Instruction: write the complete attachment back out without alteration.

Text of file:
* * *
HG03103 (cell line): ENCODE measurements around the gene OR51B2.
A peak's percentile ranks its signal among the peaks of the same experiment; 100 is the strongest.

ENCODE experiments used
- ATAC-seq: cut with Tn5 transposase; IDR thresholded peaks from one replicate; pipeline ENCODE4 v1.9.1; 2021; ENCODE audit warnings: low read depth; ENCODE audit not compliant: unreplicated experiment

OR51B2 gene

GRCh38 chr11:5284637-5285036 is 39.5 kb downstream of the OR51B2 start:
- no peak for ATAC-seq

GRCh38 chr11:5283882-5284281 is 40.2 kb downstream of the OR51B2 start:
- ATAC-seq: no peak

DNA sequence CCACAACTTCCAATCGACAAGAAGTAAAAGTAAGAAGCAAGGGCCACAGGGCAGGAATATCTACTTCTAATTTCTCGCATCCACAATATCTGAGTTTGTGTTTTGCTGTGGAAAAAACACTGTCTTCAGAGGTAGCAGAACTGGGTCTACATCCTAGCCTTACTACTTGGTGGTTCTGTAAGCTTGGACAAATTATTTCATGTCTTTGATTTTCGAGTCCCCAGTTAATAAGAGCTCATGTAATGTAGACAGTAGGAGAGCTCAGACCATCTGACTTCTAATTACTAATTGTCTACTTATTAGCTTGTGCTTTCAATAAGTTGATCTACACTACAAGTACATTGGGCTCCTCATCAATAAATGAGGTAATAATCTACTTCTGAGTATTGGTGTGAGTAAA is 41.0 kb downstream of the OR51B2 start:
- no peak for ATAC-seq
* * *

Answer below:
HG03103 (cell line): ENCODE measurements around the gene OR51B2.
A peak's percentile ranks its signal among the peaks of the same experiment; 100 is the strongest.

ENCODE experiments used
- ATAC-seq: cut with Tn5 transposase; IDR thresholded peaks from one replicate; pipeline ENCODE4 v1.9.1; 2021; ENCODE audit warnings: low read depth; ENCODE audit not compliant: unreplicated experiment

OR51B2 gene

GRCh38 chr11:5284637-5285036 is 39.5 kb downstream of the OR51B2 start:
- no peak for ATAC-seq

GRCh38 chr11:5283882-5284281 is 40.2 kb downstream of the OR51B2 start:
- ATAC-seq: no peak

DNA sequence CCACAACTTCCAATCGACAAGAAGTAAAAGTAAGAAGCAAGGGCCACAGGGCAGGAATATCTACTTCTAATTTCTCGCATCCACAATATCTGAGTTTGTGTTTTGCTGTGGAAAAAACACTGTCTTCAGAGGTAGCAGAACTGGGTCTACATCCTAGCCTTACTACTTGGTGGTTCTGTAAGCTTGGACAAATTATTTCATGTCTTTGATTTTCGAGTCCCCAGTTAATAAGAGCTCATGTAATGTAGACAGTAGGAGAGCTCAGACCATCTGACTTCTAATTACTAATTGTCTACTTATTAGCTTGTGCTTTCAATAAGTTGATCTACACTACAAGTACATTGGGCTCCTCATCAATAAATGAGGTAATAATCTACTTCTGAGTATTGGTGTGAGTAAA is 41.0 kb downstream of the OR51B2 start:
- no peak for ATAC-seq